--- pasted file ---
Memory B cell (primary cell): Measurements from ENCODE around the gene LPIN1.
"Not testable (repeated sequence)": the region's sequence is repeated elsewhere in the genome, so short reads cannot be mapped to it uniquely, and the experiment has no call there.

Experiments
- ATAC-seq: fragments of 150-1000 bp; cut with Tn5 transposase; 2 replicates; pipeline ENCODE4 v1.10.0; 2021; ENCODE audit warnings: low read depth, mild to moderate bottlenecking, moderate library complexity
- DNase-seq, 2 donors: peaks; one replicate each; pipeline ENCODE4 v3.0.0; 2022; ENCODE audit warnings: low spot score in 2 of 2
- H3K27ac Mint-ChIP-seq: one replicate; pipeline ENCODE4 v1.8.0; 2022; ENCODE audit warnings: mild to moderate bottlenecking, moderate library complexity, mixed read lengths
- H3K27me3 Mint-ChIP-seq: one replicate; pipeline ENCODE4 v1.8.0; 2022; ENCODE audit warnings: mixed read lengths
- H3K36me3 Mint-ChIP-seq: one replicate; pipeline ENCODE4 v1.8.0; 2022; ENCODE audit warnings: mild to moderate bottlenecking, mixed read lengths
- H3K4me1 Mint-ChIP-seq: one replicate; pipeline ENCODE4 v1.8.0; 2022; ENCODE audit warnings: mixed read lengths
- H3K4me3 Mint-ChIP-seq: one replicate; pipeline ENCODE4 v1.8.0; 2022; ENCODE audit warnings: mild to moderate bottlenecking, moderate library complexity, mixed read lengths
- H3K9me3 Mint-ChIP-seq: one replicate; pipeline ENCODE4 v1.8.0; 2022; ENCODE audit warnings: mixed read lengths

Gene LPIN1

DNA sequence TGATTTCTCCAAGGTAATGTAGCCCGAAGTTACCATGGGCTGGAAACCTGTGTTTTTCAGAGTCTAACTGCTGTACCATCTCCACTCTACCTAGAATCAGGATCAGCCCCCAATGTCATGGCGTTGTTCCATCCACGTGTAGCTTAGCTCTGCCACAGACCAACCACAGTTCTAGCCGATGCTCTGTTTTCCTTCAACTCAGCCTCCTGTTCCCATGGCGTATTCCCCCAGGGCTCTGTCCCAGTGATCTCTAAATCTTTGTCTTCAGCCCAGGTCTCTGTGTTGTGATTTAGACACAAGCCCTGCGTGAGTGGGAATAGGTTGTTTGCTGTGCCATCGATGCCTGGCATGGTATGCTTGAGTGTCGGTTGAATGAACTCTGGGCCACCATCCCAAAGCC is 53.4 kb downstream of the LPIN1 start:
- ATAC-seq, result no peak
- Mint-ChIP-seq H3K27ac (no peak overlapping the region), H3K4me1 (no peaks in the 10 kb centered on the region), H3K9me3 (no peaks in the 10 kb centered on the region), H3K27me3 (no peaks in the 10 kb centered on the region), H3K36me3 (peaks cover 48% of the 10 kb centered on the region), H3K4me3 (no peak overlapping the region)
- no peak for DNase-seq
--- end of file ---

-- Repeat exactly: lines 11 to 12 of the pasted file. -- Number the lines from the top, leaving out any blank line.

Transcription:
- H3K9me3 Mint-ChIP-seq: one replicate; pipeline ENCODE4 v1.8.0; 2022; ENCODE audit warnings: mixed read lengths

Gene LPIN1